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When Buying Biggest & Best Media Isn’t Best: Don’t be Fooled.

November 25, 2020

There are 210 designated market areas (DMAs) in the U.S., nearly 42,000 ZIP Codes and one big question for advertisers: Where should I put dollars to reach my target customers most effectively? To figure this out, you need to drill down to the sub-DMA level and customize outreach efforts to match the markets where you are competing for business. A thoughtful and thorough approach to DMA buying can help guide the most effective media mix.

What’s the deal with National vs. DMA-level buys?

Some advertising agencies will tell you that if you’re going to target several of the largest DMAs, you might as well buy a national campaign. This may be true mathematically from a cost perspective, but it doesn’t help increase effectiveness. Agencies may actually be pushing national buys because they’ve already bought space on networks and need to fill those slots. There’s a clear disconnect between what brands need and how some agencies are incentivized. To know how your media mix is working (or not working) in individual markets, brands and their agencies must understand and pay attention to the significance of very localized marketing.

When are DMAs not enough?

When planning a DMA-focused buy, some media planners shortcut things by buying the top 10 DMAs. But in every DMA, there are multiple TV stations, radio stations, newspapers, etc. So, a “buy the best, forget the rest” approach can still leave significant gaps in reaching your target audience. For example, in twin DMAs like Minneapolis-St. Paul or Dallas-Fort Worth, it’s easy to buy the bigger of the two and assume the plan will speak to all, when in fact the right buy might include both.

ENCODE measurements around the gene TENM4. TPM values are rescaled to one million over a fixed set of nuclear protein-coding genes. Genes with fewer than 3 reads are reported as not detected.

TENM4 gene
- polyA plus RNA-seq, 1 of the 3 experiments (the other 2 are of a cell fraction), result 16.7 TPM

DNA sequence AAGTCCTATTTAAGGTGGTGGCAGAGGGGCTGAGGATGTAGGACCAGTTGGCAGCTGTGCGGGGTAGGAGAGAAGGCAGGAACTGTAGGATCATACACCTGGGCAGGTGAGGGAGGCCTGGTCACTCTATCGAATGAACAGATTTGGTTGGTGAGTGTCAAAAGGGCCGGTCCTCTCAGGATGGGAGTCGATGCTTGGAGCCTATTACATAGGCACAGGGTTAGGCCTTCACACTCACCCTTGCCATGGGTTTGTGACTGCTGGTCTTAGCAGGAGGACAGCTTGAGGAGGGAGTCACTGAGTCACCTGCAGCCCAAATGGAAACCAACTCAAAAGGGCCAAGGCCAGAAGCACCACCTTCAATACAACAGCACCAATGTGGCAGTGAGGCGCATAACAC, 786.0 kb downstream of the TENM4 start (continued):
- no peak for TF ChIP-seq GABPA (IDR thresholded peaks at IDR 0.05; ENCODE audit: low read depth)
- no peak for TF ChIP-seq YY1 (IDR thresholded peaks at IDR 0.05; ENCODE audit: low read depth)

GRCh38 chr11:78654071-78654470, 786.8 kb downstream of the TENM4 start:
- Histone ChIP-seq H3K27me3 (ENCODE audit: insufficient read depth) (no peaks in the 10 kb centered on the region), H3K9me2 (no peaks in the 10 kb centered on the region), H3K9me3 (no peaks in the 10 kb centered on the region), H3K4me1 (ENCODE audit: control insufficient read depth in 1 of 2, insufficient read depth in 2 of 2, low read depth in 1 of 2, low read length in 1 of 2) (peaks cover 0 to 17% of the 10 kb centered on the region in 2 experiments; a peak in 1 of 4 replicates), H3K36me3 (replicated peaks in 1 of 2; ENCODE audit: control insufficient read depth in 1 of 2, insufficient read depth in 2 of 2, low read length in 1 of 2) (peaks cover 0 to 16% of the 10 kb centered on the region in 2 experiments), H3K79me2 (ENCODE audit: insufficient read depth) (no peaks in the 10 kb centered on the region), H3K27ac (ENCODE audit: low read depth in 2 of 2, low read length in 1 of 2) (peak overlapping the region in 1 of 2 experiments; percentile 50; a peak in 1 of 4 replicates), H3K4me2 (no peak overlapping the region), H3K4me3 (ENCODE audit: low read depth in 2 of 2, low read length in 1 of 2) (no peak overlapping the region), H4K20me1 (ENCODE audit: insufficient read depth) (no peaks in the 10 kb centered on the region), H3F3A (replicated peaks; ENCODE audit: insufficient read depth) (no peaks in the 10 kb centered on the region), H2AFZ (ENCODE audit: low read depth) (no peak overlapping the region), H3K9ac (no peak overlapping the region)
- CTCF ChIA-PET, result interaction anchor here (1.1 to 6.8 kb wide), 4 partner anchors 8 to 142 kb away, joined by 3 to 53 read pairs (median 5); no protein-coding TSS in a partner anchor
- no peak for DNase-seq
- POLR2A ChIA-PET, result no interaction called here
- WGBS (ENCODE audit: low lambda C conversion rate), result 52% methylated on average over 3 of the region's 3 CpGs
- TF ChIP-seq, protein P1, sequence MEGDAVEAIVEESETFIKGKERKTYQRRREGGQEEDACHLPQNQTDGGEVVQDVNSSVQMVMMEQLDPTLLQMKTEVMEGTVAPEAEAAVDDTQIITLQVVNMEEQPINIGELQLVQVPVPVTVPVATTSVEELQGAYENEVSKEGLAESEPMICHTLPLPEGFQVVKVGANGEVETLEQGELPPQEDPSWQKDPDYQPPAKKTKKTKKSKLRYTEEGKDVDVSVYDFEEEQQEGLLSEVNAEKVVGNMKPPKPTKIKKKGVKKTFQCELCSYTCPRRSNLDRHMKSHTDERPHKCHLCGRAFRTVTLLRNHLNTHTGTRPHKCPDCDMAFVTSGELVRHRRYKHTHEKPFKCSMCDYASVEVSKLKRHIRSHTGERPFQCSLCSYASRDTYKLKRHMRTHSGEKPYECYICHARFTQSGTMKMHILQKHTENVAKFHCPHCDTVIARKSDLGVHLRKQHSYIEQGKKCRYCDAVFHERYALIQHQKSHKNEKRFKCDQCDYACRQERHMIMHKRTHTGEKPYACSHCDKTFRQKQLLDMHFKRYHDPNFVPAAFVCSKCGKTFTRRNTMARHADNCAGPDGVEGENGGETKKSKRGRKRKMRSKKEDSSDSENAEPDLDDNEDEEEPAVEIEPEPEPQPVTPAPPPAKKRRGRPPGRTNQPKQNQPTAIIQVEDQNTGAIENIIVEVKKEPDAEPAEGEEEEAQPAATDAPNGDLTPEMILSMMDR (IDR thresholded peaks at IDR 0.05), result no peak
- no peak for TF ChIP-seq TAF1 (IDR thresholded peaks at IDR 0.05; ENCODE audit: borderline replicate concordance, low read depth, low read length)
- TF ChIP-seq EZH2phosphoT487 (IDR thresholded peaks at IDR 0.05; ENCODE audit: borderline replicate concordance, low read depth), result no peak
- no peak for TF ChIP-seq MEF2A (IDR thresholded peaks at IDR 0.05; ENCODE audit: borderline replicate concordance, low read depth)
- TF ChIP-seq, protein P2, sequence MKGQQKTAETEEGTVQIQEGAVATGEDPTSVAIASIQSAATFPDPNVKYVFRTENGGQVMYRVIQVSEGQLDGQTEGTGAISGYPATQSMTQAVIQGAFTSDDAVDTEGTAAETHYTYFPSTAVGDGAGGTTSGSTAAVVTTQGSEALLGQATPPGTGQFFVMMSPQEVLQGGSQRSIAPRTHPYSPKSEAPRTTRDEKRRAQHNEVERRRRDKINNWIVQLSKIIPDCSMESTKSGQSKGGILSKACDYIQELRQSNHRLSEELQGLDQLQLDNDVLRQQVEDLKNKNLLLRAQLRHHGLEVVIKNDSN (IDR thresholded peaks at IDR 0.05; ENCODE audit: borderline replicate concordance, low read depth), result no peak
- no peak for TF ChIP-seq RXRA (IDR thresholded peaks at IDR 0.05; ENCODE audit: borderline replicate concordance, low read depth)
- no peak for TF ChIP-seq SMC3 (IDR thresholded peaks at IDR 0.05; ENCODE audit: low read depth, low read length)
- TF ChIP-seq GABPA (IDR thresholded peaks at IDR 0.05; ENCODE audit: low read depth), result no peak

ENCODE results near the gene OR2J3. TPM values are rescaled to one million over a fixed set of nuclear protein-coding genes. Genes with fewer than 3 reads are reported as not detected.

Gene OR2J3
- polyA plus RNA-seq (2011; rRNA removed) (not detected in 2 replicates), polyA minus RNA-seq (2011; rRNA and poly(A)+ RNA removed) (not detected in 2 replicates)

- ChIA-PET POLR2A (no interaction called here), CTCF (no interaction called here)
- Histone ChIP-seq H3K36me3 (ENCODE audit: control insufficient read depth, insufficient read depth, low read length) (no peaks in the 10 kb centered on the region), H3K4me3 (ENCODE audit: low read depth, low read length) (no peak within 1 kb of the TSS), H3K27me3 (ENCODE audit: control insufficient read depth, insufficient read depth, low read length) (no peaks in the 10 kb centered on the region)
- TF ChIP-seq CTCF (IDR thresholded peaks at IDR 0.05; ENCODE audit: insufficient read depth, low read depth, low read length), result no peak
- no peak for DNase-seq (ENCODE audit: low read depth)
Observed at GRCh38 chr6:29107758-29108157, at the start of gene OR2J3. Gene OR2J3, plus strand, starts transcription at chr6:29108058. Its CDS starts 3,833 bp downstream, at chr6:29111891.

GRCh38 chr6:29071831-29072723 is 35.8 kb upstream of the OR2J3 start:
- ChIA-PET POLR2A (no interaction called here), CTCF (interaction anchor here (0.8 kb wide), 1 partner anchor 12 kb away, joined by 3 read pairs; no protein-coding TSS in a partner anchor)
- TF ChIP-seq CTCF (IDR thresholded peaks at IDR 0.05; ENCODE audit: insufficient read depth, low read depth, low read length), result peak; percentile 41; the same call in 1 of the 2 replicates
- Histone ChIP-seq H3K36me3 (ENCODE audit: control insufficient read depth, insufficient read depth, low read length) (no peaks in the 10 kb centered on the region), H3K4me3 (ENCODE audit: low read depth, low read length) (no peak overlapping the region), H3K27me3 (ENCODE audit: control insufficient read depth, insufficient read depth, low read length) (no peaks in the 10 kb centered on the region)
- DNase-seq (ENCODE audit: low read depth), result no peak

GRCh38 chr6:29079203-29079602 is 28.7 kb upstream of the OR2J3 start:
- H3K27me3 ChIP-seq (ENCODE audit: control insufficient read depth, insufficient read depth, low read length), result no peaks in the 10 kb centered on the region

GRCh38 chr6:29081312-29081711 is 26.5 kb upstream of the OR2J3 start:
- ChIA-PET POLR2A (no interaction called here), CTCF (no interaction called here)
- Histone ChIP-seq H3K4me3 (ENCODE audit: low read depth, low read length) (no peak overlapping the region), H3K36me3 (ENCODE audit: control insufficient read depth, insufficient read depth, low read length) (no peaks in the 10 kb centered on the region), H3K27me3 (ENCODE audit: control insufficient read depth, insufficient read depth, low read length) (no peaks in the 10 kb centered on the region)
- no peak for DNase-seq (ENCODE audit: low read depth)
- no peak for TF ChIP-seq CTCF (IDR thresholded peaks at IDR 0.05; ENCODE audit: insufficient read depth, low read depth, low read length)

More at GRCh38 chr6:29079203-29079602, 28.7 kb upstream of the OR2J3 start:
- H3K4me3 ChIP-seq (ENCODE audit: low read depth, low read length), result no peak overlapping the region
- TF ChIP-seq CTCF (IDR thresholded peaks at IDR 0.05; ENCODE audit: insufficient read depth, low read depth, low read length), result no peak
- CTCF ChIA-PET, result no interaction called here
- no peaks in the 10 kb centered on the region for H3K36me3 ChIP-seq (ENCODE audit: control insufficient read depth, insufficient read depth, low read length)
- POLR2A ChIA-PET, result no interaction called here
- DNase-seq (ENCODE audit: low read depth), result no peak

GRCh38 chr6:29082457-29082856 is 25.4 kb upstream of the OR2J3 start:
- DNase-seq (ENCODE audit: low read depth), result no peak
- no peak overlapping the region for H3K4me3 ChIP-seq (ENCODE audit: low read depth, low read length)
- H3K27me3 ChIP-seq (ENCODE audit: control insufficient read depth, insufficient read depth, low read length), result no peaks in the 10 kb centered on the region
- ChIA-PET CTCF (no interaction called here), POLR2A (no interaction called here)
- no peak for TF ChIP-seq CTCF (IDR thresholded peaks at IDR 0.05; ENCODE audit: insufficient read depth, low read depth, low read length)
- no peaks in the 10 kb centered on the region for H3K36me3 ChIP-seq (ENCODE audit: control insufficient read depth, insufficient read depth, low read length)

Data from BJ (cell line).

Likewise, a particular radio station may have the #1 morning show in the DMA, but if that show only attracts listeners 35 and older, and your brand caters to a younger demographic, you’d be making a mistake to advertise on that station. There is a difference between buying the “biggest and best” within a particular channel and buying the right one for a target audience. So, you need to understand the particular lower-level distinctions within a given market in order to truly optimize your media mix.

Working hard for the money

Some media planners will push national buys or DMA-level buys and say you can only get so granular with your planning. But you can go deeper, it just takes more work. Instead of blanketing DMAs across channels, develop different media plans for every DMA. You will need the right technology and the right partners to make this scalable, but it will ultimately be more effective and save you resources in the long run.

For retailers, grocers and other brick and mortar advertisers, sub-DMA planning needs to take place at the store level to make sure you cover each store’s trade area appropriately. This is particularly important for print circulars. Start at the store level and be sure to analyze loyalty program data, then add everything up across a particular DMA to figure out what you should be buying. In the long term, test your channel strategy boldly to further refine your approach.

For all brands across all channels, keep the focus of your sub-DMA level research and testing on:

  • Geographic, demographic and media idiosyncrasies of the DMA
  • Considerations of what is happening within that specific market
  • Consumption behaviors (media consumption and purchasing behaviors) within those different markets

By sticking to the granular level and conducting a thorough analysis of your data, sub-DMA media buying can help you better optimize your media mix as a whole.